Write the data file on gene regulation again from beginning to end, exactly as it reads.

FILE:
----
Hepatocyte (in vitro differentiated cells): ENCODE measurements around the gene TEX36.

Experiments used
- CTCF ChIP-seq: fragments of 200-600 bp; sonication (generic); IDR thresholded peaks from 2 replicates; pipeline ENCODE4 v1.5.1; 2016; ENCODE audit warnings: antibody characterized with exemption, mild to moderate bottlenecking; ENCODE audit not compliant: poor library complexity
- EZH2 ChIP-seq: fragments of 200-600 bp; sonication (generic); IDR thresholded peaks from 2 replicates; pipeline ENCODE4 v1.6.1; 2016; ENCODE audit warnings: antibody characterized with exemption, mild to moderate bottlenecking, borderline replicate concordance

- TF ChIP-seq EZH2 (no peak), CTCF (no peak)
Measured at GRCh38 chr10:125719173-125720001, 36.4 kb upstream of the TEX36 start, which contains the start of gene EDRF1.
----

Hepatocyte (in vitro differentiated cells): ENCODE measurements around the gene TEX36.

Experiments used
- CTCF ChIP-seq: fragments of 200-600 bp; sonication (generic); IDR thresholded peaks from 2 replicates; pipeline ENCODE4 v1.5.1; 2016; ENCODE audit warnings: antibody characterized with exemption, mild to moderate bottlenecking; ENCODE audit not compliant: poor library complexity
- EZH2 ChIP-seq: fragments of 200-600 bp; sonication (generic); IDR thresholded peaks from 2 replicates; pipeline ENCODE4 v1.6.1; 2016; ENCODE audit warnings: antibody characterized with exemption, mild to moderate bottlenecking, borderline replicate concordance

- TF ChIP-seq EZH2 (no peak), CTCF (no peak)
Measured at GRCh38 chr10:125719173-125720001, 36.4 kb upstream of the TEX36 start, which contains the start of gene EDRF1.